Agora, A Hackable E-Paper Clock

[Daniel Zilinec] appreciates the aesthetics of e-paper and thought it would make a great clock. 

The natural appearance of e-paper certainly appeals to a lot of hackers. We’ve seen everything from typewriters to trackers for imaginary money. The Agora clock is designed to be battery powered,;a classic night-stand alarm clock. With its wide angle viewing and even response to light it will be easily viewable even at dawn.

He saves the user a lot of time by designing the PCB up-front. It’s got a charging IC built in, back-light LEDs and pads for buttons. All you need to do is print out the case from the available thingiverse files and assemble. The schematic and firmware are available for the more enterprising hacker to work out as well.

There’s also a somewhat puzzling watch version of the clock. It would certainly be a fashion statement to wear one of these. Still, the is something nice about the organic feel and possible fonts that make it worth considering.

10 thoughts on “Agora, A Hackable E-Paper Clock

        1. I guess you guys missed the “designed to be battery powered” bit. There’s no technical info though about current consumption or run time, but if the backlight and bluetooth are kept off and it just updates the display and keeps track of time via interrupt while sleeping the rest of the time then it could have half decent battery life from an 18650.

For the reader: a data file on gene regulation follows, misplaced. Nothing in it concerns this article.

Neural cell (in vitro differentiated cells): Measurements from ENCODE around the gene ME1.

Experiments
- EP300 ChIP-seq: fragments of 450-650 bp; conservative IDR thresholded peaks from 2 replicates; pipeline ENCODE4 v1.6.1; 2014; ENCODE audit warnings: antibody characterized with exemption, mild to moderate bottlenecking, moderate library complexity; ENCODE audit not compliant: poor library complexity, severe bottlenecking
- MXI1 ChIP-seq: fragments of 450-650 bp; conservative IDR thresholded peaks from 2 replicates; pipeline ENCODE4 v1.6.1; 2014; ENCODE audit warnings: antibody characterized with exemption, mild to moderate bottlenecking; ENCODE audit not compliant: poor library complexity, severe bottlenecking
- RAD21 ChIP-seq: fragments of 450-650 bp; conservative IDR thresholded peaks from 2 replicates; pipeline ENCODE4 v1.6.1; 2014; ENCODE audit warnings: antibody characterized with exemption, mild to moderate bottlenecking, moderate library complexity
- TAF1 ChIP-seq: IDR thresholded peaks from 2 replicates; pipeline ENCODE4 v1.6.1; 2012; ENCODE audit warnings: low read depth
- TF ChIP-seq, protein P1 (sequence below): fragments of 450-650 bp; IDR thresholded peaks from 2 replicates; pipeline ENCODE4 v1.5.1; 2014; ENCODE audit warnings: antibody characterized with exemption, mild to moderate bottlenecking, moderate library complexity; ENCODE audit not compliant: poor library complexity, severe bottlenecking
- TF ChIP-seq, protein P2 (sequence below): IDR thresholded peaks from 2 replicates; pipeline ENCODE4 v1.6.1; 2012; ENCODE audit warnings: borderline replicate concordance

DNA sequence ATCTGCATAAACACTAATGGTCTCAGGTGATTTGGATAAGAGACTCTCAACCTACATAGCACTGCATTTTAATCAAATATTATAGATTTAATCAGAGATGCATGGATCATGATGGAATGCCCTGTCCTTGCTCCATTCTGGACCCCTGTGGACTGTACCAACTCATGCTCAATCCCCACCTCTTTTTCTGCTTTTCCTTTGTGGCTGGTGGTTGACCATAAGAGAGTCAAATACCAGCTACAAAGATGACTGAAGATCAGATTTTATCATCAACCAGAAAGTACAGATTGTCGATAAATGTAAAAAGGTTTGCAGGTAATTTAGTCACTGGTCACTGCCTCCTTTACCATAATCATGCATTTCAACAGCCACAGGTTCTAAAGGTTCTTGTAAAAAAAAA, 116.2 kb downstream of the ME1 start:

1. Actually, it has not backlight in the table clock version. I was experimenting with backlight a lot and I found, that it is unusable. You need to put the light from the front of the display. But then there is a problem with 3D printing the front panel with nice finish. Short time ago I found a solution to this – print the front panel from 2 pieces. I have a working prototype, but it need to improve the design little bit. Then I will make a post about it on Hackaday.io page.

  1. I looked at this a week or so ago. I didn’t know it had a HaD page.
    Agora clock has some interesting unpopulated features on its board design, there’s space for a Bluetooth serial module that would (I suppose) have been used to configure it. It has a rather complete menu system now though, so I guess the BT was deemed an unnecessary addition to the BOM.
    I decided not to buy one as I think I’d want something of this form to be smarter. I might yet purchase one and hack it though.

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